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Usually, we denote sets by capital letters $X,Y,\ldots$, while writing small letters $x,y,\ldots$ for their elements. In the Zermelo-Fraenkel set theory, sets can be themselves elements of other sets. Thus, there is no reason to introduce a different notation for sets and their elements and many sources in literature do without a distinctive notation. Nevertheless, we will keep sticking to this notation, just to make it clearer which sets are meant to be the elements and which sets are meant to contain these elements. When you read small letters $x,y,\ldots$ below, please keep in mind that they denote sets again.

## Axiom: Zermelo-Fraenkel Axioms

A set is a mathematical object fulfilling the following axioms:

• Axiom of Existence – There is a universal set. Some sources mention the equivalent Axiom of Empty Set – There is an (improper) set, which does not contain any elements.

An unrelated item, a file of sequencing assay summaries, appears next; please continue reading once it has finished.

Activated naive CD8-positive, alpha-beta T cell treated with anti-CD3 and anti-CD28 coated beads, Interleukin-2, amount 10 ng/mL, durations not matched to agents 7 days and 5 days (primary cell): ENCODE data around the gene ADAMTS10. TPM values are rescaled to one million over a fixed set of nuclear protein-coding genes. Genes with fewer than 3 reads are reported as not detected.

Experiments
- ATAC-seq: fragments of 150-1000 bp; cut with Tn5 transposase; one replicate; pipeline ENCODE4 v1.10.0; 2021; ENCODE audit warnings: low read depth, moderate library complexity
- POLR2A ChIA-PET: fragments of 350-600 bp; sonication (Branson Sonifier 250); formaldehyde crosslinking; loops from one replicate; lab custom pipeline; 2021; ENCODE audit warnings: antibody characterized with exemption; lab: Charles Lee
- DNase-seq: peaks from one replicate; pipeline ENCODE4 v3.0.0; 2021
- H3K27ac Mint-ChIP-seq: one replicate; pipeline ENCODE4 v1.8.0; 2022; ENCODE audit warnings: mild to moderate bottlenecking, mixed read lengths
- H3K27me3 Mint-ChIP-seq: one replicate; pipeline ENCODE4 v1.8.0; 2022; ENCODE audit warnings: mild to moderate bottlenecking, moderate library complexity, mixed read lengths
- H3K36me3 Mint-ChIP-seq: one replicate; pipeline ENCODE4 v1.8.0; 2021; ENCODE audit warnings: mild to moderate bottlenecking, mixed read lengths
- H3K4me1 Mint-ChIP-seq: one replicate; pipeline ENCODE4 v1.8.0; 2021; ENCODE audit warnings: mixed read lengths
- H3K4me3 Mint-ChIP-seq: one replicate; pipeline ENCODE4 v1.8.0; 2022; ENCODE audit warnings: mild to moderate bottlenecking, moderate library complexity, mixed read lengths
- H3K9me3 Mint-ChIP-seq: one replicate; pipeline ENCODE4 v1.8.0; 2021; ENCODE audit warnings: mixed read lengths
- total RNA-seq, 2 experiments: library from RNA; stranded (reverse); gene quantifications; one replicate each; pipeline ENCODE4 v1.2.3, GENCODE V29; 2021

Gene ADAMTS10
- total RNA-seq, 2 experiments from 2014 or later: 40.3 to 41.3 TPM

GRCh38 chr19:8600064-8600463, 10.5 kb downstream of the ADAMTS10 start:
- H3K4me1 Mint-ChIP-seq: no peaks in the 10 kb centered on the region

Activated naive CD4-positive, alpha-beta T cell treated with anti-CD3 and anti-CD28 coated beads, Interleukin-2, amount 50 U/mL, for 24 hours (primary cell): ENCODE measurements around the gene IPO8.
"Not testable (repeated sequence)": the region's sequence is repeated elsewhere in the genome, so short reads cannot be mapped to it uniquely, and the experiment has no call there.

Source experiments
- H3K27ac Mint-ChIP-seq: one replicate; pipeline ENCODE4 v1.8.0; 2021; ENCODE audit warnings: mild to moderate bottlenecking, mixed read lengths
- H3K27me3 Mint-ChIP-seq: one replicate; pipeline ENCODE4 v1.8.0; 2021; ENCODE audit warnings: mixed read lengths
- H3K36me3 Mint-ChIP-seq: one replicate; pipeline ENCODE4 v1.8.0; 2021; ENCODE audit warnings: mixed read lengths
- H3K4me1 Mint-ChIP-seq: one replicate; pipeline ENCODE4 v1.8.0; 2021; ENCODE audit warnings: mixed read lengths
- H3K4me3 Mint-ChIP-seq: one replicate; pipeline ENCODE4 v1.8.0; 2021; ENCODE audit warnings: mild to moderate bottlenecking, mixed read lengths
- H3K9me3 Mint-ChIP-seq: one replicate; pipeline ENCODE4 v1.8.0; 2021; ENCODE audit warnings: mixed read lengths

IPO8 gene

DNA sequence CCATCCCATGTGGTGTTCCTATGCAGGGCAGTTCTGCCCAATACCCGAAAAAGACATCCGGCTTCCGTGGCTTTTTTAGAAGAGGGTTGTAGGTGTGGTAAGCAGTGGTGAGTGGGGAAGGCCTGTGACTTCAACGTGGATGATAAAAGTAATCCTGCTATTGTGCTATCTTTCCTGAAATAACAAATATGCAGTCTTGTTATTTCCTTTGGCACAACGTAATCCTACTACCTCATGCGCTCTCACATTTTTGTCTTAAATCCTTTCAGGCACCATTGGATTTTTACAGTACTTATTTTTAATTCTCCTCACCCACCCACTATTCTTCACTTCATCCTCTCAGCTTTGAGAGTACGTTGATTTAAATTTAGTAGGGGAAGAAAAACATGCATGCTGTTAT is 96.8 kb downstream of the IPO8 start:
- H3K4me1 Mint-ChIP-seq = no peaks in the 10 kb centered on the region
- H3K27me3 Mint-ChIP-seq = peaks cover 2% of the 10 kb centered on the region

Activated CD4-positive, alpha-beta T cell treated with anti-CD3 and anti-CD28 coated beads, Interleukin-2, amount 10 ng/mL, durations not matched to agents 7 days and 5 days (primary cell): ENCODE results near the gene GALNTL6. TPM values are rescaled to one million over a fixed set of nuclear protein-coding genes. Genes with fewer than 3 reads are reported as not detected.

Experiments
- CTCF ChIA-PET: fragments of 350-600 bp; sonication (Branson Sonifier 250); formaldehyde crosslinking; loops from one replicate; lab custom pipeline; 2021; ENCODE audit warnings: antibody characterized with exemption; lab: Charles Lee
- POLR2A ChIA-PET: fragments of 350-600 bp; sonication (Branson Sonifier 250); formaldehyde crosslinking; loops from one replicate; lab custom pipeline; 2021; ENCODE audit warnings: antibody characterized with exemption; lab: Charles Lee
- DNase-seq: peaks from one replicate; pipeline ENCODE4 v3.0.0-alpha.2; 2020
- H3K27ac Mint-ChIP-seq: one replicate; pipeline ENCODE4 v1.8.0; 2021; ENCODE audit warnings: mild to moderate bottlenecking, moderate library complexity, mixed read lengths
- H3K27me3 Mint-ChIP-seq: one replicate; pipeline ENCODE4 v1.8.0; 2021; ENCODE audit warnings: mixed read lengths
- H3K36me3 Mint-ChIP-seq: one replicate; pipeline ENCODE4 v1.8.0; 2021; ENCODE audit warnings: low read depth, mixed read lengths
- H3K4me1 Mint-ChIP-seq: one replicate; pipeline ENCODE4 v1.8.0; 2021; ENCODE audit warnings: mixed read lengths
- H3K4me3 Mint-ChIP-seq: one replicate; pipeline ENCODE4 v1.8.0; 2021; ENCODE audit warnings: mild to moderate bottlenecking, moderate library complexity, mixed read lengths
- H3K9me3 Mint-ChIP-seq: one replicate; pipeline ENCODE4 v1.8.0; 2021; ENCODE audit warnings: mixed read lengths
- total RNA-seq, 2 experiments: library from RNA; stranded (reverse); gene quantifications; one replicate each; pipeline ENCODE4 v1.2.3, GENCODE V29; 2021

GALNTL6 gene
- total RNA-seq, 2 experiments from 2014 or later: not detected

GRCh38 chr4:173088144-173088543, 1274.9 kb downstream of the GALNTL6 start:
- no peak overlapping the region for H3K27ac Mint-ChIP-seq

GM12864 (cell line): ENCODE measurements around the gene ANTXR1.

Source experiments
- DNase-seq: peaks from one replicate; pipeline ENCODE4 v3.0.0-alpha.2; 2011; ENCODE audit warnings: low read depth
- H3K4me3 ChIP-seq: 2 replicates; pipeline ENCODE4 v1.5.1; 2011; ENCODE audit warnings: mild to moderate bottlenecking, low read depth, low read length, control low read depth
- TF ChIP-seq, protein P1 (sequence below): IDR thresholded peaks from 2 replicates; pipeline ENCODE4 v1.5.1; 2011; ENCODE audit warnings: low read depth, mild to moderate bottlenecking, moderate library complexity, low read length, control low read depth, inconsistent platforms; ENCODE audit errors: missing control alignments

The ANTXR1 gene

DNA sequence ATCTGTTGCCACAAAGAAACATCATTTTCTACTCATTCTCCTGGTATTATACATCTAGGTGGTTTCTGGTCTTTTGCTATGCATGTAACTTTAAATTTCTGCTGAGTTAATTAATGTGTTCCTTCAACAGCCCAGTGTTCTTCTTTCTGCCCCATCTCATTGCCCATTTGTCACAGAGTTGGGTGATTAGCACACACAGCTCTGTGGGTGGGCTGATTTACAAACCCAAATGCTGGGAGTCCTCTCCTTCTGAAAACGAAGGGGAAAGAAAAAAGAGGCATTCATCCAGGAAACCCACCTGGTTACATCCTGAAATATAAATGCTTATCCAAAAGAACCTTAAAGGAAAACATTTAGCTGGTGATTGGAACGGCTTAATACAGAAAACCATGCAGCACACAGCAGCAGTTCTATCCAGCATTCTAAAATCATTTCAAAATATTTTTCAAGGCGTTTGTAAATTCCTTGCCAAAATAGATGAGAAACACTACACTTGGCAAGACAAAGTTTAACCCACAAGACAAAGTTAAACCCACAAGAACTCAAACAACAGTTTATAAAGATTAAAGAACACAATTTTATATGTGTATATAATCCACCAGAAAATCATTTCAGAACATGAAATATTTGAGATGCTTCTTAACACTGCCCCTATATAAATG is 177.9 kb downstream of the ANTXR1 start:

• Axiom of Extensionality – If each element of the set $$X$$ is also an element of the set $$Y$$ and vice versa, then both are the same. In other words, a set is determined by its elements.
• Schema of Separation Axioms – If $$p(z)$$ is a definite property, then for all sets $$X$$ there is a subset $$Y$$ consisting of those elements $$x$$, for which $$p(x)$$ is satisfied.
• Axiom of Pairing – For any sets $$X, Y$$ there exists a set containing a collection of the two sets as its elements, i.e. the set $$\{X, Y\}.$$
• Axiom of Union – For each set $$X$$ there is a set containing all elements of the elements of $X$.
• Axiom of Power Set – For each set $$X$$ there exists a set containing all subsets of $X.$
• Axiom of Foundation – Every non-empty set $X$ contains an element that is disjoint from $X.$
• Axiom of Infinity – There exists a set $$X$$ containing the empty set and also with every element $z$ the element $z\cup \{z\}.$
• Schema of Replacement Axioms – If we replace the elements of a set $$X$$ with elements from another domain, then the resulting object is also a set.
• Axiom of Choice – For every set $X$ of disjoint and nonempty sets there is a set $Y$ containing exactly one element from each of these sets.

We will now explain the contents of each axiom separately and discuss how they improve the consistency of the set theory in comparison to the naive set definition.

| | | | | created: 2015-10-11 15:41:40 | modified: 2020-11-22 13:04:17 | by: bookofproofs | references: [656], [983]